So, the fabric we got a good deal on came in from Hancock's all wrapped up and ready! I pulled out the fabric... and realized we didn't have a good plan for what to do with it. Advice: know what the heck you're going to do before buying ridiculously expensive fabric.
I set out to figure out what to do. One of the things we'd thought about was some valances with movement. I thought I'd see what it would look like if we highlighted the circles on the pattern. I cut out a trial piece and pinned it to the shade in the window. This was sent to hubby, who hated it.
Next plan. I really wanted just very tailored valences to highlight the pattern, the whole reason we splurged on the fabric. Hubby wanted something a little fancier. He showed me a picture, so I set out to recreate it. Here's my mock up:
It bothered me. I hate the way the fabric goes in on the sides on the bottom. Everyone thought I could just change the width of the fabric. I did some research online, though, and they all looked like the above. Nope. Not happy. So, Winston and I sat down to do some more thinking.
Trav suggested that I do rolled valences like we had in our old house. To make those, I had lined toile with a faux suede fabric and rolled them up, tying them up on either side with ribbon. This seemed like a really good compromise. We headed out to Joann's and bought some fabric. Hubby came up with the great idea to only use the sueded fabric on the roll and use the lining fabric I had already purchased on the area that wouldn't be rolled up. This was good because the fabric wasn't cheap AND because you'd still see white/off-white from the street. I mocked this up when we got home, and neither one of us liked it (yay seam ripper...). We were starting to feel like Goldilocks. However, we did finally agree to do a very tailored valence with a 4 inch strip of suede across the bottom as an accent. And so begins the tutorial.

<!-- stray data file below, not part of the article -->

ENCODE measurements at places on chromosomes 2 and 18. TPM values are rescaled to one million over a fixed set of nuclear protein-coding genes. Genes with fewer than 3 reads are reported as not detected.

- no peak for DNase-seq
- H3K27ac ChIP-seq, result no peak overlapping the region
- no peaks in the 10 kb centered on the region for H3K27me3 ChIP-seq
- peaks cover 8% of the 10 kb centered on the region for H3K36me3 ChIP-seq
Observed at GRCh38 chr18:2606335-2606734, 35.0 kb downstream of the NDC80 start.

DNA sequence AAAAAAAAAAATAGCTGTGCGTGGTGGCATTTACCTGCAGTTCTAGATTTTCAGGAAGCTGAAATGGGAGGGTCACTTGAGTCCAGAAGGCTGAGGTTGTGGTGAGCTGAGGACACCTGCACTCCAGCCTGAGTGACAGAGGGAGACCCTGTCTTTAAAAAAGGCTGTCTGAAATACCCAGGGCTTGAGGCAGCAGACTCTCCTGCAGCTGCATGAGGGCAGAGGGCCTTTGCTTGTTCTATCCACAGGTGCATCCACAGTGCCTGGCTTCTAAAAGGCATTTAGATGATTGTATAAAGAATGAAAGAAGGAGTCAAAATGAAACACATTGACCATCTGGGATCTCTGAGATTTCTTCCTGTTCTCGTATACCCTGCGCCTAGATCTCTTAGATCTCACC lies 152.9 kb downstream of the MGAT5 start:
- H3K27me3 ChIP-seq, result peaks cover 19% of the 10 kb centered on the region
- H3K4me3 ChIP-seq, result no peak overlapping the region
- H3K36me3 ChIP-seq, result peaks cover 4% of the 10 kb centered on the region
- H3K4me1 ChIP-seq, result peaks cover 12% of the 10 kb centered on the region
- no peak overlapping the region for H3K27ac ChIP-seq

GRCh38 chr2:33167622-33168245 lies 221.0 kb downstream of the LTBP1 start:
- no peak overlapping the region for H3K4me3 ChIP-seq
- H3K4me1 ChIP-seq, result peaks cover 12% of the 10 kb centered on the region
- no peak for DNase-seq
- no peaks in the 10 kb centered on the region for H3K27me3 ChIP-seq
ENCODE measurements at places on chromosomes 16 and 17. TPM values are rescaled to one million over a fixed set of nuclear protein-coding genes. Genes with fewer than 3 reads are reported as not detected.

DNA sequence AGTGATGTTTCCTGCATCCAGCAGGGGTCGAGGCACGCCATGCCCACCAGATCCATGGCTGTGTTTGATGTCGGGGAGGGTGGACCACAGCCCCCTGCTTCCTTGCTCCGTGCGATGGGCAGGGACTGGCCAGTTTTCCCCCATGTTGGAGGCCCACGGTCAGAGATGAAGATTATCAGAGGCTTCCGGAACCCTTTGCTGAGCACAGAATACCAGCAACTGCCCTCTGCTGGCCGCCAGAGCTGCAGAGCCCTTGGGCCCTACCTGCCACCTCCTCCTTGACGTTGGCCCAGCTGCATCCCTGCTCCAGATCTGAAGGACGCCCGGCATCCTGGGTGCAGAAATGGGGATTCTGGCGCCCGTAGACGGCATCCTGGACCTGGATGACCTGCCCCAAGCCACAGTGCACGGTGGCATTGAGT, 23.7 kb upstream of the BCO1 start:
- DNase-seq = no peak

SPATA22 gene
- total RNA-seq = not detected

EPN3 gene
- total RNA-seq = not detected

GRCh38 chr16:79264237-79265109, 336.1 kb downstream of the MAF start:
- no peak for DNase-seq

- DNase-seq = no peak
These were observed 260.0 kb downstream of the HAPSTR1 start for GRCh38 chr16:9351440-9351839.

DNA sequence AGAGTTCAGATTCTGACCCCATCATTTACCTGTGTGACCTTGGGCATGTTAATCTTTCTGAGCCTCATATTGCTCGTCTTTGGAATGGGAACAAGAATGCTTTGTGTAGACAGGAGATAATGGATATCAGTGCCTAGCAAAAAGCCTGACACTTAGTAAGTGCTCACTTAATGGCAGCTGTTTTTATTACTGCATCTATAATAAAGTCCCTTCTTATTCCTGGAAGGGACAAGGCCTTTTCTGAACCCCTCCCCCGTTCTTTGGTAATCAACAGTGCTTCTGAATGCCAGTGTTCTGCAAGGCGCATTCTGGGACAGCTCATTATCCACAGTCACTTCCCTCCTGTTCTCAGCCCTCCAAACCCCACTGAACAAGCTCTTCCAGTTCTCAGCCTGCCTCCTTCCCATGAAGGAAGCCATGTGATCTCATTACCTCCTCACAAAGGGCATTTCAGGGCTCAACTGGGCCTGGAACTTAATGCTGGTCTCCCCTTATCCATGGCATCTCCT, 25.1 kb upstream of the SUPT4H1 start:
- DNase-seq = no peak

In this case, I used the measurement of the width of the window plus hems and the length of the valence plus allowances for the bottom hem and top pocket. So, I would normally press the bottom up an inch and then another 3 inches, but the suede was so heavy I didn't need to and literally wouldn't have been able to. My machine grumbled loudly at its density. I ended up turning it up once, about 1.25 inches.
With the bottom hem ready, it was time to do the first seam there.
Next, I pressed the side seams. There was a bit of an issue on the width of this particular shade, so my side seams are really little. However, I'd recommend turning it in 1/4 to 1/2 inch and then another inch in the second turn.
In order to make sure it was perfectly straight and even, I measured from the center of the valence out to the sides.
Once the side seams were pressed and pinned, I folded over the top. These particular shades are going on tension rods that are terrible. We plan to get new tension rods, so I made that pocket fairly large. That got pinned, and the whole panel got put to the side. Next, I hemmed and trimmed the lining. I turned it up about an inch and then about 3 before sewing the hem.
That liner then got pinned into the back of the panel.
I then sewed up the side seams and across the top to form the pocket. When I got to the transition from the side to the top panel, I just left the needle in the fabric, picked up the foot, moved the fabric, and put the foot back down.
And with that, they were ready to hang!